AAIMH WA specifically acknowledges the particular importance that Australian Aboriginal and Torres Strait Island people have in our society. Work will continue in collaboration with Aboriginal and Torres Strait Island communities and in consultation with elders to make these competencies meaningful and relevant for infants and (pre-birth to 36 months) and their families in these communities.

4. Why apply for AAIMHI WA Endorsement®?

The ‘Building the Mental Health of Infants and Young People: Workforce Competency Based Training Project’. Highlighted the need to up-skill people from a range of professions who are working in the IMH field.

For Western Australian infants and their families to thrive, we need well trained professionals who have the knowledge, skills and supervised work experience to promote healthy social and emotional development, and to intervene and treat early childhood mental health problems.

By engaging in the AAIMH WA Endorsement® system, you will:

  • grow and develop as a professional in the rapidly expanding infant and family service field
  • be recognised by employers and peers for having attained a category of competency in culturally sensitive, relationship-based practice that promotes IMH
  • become a part of one of the first and most comprehensive international efforts to identify best practice competencies at multiple levels and across disciplines and to offer a pathway for professional development in the infant and family field.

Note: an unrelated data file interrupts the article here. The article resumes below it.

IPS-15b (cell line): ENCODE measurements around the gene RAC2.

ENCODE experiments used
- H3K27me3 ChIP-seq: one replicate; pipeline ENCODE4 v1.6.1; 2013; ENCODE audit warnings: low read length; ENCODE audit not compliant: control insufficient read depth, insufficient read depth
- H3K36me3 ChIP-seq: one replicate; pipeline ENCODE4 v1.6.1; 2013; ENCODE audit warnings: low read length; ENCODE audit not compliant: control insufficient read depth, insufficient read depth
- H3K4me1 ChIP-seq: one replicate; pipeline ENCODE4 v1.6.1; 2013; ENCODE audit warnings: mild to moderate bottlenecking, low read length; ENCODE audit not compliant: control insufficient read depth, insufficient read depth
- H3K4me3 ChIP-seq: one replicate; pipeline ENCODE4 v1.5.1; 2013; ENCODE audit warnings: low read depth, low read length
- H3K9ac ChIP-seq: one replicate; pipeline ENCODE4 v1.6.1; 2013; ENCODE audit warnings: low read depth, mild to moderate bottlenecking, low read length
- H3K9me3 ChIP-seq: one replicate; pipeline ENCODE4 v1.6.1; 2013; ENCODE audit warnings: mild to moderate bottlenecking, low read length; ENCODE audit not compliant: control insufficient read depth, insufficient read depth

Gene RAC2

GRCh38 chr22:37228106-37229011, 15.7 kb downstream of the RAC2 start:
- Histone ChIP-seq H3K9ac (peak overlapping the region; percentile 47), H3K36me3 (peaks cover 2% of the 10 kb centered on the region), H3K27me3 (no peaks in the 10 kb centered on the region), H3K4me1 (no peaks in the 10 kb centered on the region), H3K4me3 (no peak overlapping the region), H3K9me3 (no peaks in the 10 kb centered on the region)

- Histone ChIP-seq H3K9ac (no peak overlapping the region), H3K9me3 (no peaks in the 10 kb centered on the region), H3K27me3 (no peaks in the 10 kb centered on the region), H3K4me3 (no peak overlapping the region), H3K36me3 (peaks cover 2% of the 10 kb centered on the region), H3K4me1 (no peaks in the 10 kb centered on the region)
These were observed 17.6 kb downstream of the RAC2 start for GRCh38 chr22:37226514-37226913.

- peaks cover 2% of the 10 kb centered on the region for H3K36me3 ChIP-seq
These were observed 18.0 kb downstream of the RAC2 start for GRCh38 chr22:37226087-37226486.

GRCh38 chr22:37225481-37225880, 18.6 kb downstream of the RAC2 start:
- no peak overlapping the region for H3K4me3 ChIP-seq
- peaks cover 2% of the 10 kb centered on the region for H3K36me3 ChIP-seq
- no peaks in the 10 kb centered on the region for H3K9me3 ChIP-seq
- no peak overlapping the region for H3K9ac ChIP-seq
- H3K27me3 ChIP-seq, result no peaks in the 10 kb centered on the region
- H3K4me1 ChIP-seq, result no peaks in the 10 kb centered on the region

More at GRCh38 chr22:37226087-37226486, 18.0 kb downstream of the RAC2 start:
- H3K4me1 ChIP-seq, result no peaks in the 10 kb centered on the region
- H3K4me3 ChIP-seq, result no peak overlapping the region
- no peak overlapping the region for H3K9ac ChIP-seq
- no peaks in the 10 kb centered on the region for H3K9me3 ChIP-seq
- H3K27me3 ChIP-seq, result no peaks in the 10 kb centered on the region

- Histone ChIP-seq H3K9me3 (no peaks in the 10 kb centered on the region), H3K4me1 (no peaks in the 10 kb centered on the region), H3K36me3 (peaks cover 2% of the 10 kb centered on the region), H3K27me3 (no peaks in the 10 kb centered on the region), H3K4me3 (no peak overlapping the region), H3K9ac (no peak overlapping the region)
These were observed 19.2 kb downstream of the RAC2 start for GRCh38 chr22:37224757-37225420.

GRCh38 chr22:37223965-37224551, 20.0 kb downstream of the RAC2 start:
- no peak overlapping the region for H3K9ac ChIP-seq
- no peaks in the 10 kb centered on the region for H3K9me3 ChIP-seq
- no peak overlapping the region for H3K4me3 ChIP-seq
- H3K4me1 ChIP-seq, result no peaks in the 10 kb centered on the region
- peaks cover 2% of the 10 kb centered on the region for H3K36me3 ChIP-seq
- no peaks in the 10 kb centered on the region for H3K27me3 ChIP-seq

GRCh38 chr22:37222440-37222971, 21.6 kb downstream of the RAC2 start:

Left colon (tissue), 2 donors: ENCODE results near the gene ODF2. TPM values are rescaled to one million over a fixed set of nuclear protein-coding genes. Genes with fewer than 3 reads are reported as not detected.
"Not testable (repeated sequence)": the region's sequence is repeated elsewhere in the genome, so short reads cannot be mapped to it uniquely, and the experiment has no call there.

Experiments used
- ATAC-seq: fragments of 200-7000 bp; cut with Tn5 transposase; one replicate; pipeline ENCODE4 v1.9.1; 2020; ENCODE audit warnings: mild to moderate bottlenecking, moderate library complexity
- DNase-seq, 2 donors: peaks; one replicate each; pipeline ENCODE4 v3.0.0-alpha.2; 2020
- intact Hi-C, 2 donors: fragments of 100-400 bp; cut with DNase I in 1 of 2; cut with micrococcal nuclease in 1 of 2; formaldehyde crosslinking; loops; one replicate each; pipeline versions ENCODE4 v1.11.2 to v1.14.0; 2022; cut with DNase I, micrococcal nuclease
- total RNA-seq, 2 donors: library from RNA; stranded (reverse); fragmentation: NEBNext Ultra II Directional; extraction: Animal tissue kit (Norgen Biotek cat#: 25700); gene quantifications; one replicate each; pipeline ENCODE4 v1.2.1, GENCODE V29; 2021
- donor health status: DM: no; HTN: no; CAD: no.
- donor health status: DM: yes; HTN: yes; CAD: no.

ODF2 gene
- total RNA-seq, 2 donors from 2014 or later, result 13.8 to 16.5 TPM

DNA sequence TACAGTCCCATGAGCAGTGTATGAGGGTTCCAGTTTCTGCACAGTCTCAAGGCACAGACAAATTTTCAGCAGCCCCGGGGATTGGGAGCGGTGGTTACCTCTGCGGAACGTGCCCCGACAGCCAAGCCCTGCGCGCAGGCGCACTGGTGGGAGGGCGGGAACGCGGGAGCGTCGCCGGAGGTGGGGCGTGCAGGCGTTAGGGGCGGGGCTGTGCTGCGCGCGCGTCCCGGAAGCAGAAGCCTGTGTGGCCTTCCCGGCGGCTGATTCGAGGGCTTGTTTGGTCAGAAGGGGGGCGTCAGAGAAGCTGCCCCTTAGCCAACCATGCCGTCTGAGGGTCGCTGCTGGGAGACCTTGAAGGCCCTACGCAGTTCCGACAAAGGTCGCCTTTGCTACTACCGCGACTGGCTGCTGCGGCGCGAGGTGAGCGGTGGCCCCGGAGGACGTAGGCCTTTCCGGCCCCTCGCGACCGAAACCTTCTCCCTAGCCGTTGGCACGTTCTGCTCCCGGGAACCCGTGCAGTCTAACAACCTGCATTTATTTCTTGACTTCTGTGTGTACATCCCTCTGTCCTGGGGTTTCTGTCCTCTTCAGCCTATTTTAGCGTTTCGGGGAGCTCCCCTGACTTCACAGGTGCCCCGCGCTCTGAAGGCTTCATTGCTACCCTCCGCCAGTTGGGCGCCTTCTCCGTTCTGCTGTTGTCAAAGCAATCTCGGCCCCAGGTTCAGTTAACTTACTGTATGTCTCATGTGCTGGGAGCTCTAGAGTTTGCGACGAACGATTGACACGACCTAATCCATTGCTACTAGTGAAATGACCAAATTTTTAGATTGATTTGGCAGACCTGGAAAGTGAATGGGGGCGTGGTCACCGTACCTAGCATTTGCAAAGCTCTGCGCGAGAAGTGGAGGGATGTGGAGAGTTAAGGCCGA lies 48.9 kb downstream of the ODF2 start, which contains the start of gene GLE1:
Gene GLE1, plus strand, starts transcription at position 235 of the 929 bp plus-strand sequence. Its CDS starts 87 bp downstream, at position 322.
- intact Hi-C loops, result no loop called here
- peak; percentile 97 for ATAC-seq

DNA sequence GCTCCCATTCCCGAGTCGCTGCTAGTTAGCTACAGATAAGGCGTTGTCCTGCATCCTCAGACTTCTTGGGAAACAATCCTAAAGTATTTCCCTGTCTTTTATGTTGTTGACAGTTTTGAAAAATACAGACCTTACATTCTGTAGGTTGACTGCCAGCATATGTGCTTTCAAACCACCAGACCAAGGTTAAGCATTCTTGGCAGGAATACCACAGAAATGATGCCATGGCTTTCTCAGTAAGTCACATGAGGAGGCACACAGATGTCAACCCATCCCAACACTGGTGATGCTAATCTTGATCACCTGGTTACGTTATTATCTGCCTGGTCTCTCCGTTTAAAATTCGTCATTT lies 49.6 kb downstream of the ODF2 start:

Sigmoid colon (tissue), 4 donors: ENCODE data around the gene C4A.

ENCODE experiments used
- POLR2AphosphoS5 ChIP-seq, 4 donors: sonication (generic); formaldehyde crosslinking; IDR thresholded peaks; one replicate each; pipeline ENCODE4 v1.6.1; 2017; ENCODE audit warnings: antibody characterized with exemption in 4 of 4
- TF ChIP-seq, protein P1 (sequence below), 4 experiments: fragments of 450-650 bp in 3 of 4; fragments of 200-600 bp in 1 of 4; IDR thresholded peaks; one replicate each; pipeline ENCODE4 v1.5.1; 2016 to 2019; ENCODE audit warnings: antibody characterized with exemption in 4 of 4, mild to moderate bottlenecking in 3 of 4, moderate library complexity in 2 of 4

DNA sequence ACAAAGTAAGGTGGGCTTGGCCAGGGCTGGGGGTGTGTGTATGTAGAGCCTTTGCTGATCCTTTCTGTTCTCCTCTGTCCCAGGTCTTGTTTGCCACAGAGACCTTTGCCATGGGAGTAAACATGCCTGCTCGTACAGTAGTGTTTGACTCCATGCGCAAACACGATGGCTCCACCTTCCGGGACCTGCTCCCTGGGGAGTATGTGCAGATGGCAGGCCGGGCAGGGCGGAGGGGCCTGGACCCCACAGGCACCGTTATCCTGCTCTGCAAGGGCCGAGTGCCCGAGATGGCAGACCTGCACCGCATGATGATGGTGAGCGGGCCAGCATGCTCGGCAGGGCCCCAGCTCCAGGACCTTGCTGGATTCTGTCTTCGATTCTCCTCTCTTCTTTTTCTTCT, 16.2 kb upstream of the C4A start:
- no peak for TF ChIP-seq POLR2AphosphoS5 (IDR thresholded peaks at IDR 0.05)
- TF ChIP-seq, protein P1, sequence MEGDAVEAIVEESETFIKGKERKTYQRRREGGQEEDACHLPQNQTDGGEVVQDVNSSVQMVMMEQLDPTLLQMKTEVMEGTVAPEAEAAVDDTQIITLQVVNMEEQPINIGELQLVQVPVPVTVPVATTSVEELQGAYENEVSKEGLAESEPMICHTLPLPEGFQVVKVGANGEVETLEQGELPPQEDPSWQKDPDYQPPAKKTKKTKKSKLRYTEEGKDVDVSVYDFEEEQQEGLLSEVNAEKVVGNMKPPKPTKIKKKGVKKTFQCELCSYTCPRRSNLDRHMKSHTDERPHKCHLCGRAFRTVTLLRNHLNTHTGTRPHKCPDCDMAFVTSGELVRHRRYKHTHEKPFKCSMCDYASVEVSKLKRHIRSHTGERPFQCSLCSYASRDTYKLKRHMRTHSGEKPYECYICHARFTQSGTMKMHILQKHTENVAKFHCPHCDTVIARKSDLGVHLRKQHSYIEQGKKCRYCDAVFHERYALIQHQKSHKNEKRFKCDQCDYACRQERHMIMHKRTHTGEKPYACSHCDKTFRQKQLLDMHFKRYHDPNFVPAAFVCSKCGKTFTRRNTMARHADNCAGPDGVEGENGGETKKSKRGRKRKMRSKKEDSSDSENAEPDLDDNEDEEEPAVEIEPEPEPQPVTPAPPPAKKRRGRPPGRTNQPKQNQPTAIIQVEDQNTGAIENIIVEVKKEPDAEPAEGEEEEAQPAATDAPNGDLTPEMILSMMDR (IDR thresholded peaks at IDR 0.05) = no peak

5. If I already have a licence or certificate, why would I need this additional endorsement?

AAIMH WA Endorsement® credentials and recognises a set of competencies for professional development in the infant and family field. It assures that persons providing services promoting and supporting infant mental health meet rigorous, evidence-based standards that are approved by a widely recognised professional organisation in the discipline of infant mental health.

Endorsement recognises the importance of continuing education and training for professionals in the infant and family field. By earning the AAIMH WA Endorsement® you demonstrate your commitment to this principle as you provide services that promote infant mental health with a high level of quality and integrity.

It is a process that supports the development and recognition of infant and family professionals within an organised system of culturally sensitive, relationship-based learning and work experiences that promote infant mental health.

6. Who is able to apply?